Co-authored with Tobias Bunde, Maksymilian Czuperski and Marietje Schaake
After centuries of war, since 1945 and the fall of the Berlin Wall in 1989, freedom, democracy and tolerance have served as the unifying forces during the longest era of peace and prosperity on the European continent. What was once used to divide us has become the key of our success: Europe's diversity. More than half a century since the signing of the historical declaration by French foreign Minister Robert Schuman, half a billion people from 28 countries now live together in peace, united by the principle of freedom, democracy and prosperity. It is because of these achievements that we celebrated Europe Day this past weekend.
But the glue that keeps us together, the values of liberal democracy, are being tested, both internally and externally.
Within Europe, cracks in the European Project are evident. In the wake of the euro-crisis, populism is on the rise throughout the continent, threatening to derail or even destroy the EU as we know it. Euro-skepticism is now the glue that binds far-right and far-left parties together. Countries such as Hungary are sliding back towards semi-authoritarianism, and others may well follow suit. A growing North-South economic divide is threatening to undermine solidarity. The recent UK election and increases the risk for a "Brexit" and a potential fragmentation of the EU as we know it.
Meanwhile, Europe is experiencing a perfect storm of threats in its Eastern and Southern neighborhoods. Russia's annexation of Crimea a year ago and subsequent aggression in Eastern Ukraine has called the entire European security order into question. What's more, Russian style authoritarianism has also begun to make inroads in some parts of Europe while Moscow is making new friends with far-right and far-left parties throughout the continent. To its southern flank, a wave of extremism known as ISIS / DAESH has managed to attract thousands of young European men and women to join its wave of terror, while triggering a new refugee crisis that has left millions displaced across the Middle East.
In light of this plethora of challenges, some critics have been quick to declare the European Union as failed. Certainly there are challenges and obstacles that Europe has to overcome. But our track record of the past decades has just shown the potential we have: We Europeans have once and for all left the age of war and tyranny behind us and entered an era of human rights, reconciliation and prosperity. The values that unified us half a century ago still unite us today. It is those values that have become Europe's unifying fabric.
It is those values that thousands of people looked, and stooped up for on the Maidan square a year ago, wrapped in the European flag and what its idea of tolerance, democracy, and freedom stands for, through bitter cold and bloody, even lethal brutality, united around the dream of living in a country based on the very principles that our union has been built on decades earlier. Thousands drown each year in the Mediterranean Sea, hoping to reach Europe, because for them it has become an island of hope and security in a world of turmoil and uncertainty. Europe has become so attractive to much of humanity that as Roger Cohen put it in the New York Times, "thousands die trying to get into it, a Continent where entitlements including universal health care are seen not as socialist indulgence but basic humanity, and a magnet to states outside the European Union that long to be part of this security-conferring entity."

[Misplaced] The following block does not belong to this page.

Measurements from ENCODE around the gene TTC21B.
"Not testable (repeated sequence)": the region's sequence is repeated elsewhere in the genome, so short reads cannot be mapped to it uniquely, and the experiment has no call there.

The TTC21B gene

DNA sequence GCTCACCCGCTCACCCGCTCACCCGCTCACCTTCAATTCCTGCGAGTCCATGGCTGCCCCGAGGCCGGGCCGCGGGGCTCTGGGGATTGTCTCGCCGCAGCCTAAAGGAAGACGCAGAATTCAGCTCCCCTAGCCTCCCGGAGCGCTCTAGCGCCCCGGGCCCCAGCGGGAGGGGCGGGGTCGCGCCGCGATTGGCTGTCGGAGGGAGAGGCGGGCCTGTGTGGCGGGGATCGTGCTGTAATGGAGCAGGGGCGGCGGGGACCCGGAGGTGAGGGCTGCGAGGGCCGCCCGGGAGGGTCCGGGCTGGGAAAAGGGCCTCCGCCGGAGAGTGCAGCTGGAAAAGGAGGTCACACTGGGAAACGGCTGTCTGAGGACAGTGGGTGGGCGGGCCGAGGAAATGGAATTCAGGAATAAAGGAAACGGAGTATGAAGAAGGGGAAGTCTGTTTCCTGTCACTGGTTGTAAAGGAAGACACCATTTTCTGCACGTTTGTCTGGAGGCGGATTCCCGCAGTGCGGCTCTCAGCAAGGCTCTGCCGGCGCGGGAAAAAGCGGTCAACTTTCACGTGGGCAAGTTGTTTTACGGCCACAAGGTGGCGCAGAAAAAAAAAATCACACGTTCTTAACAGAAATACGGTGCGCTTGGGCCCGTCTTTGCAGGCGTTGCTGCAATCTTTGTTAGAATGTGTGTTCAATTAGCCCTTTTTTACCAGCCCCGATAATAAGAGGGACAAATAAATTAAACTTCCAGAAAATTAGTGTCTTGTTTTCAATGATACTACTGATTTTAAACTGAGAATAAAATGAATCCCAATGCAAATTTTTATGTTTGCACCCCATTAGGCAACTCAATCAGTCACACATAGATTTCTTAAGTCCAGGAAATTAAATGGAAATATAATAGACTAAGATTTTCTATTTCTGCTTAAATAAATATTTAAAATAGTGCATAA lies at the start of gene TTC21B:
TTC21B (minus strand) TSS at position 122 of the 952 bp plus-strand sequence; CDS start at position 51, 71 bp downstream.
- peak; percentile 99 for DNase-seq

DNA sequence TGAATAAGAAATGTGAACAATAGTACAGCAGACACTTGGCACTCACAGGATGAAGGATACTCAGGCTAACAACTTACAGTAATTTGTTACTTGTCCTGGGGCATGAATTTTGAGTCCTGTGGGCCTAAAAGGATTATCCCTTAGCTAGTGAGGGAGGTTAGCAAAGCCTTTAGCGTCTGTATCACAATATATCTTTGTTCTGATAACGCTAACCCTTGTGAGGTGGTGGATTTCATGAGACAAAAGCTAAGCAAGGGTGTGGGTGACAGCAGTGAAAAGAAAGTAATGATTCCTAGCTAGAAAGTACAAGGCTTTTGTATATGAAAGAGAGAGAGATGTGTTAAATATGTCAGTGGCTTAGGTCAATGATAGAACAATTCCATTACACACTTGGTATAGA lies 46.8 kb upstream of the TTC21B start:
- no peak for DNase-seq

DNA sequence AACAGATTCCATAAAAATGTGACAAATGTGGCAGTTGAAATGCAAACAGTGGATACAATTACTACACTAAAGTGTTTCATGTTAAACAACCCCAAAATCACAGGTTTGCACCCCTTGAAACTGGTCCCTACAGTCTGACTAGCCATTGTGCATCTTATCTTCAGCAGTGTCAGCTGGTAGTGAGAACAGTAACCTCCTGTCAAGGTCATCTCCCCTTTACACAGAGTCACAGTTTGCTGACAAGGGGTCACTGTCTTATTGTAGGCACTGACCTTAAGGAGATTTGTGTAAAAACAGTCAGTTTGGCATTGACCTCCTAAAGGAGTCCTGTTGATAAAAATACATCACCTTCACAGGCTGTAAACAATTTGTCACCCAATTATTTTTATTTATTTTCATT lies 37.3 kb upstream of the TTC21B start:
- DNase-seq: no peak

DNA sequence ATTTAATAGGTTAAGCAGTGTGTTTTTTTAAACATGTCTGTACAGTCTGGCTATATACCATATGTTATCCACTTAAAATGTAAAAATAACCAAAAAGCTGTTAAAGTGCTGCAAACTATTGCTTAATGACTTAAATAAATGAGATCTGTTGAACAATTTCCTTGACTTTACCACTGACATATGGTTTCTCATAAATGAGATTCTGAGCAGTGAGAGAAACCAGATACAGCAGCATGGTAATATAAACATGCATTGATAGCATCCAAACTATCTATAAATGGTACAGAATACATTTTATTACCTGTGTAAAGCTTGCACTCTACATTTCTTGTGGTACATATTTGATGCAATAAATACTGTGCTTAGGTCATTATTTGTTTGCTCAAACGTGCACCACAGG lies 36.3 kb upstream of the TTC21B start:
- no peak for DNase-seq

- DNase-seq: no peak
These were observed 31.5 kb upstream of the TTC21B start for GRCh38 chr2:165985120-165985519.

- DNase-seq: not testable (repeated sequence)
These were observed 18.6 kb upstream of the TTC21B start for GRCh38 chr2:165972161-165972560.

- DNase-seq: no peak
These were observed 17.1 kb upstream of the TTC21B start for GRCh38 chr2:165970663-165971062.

More than ever, European leaders must unite in common cause to defend the very principles this union of ours has been built on so that the privilege of being born into this age of relative stability, security and prosperity can be passed onto our children. These principles we must defend, so that Europe remains an inspiration for those parts of the world where the difference between people, tribes and ethnicities will be alike seen as the key to the future and not exerted to divide.
This requires standing up for the values both within our borders, and outside our borders. We must stand together even if the effects of a financial storm keep some of our members divided. We must give our hand to those who seek our help from Ukraine to North Africa. We must recognize that we have not been born into a status but been given the tools to continue the process of perfecting this union, making it better and learning from our past mistakes.
And we must never stop improving the union, understanding that the principles that have ended centuries of bloodshed on the continent that we call home today - freedom, democracy and tolerance - remains a continued work in progress. The process of European integration has been declared dead by its critics time and again. Yet, to every crisis Europe has responded with another bold initiative taking the integration process to another level. It is time for Europe's leaders to step up to the contemporary test of our liberal order. This is not the time for business as usual. It is the time for transformational leadership that takes the initiative and self-confidently defends and promotes the liberal-democratic values - both within and beyond our union.
This is why we celebrated Europe Day last weekend.
McCain Institute for International Leadership
Head Policy & Analysis
Munich Security Conference
Special Assistant to the President
Member of the European Parliament
The views and opinions expressed in this article are those of the authors and do not necessarily reflect the official policy or position of their designated employers.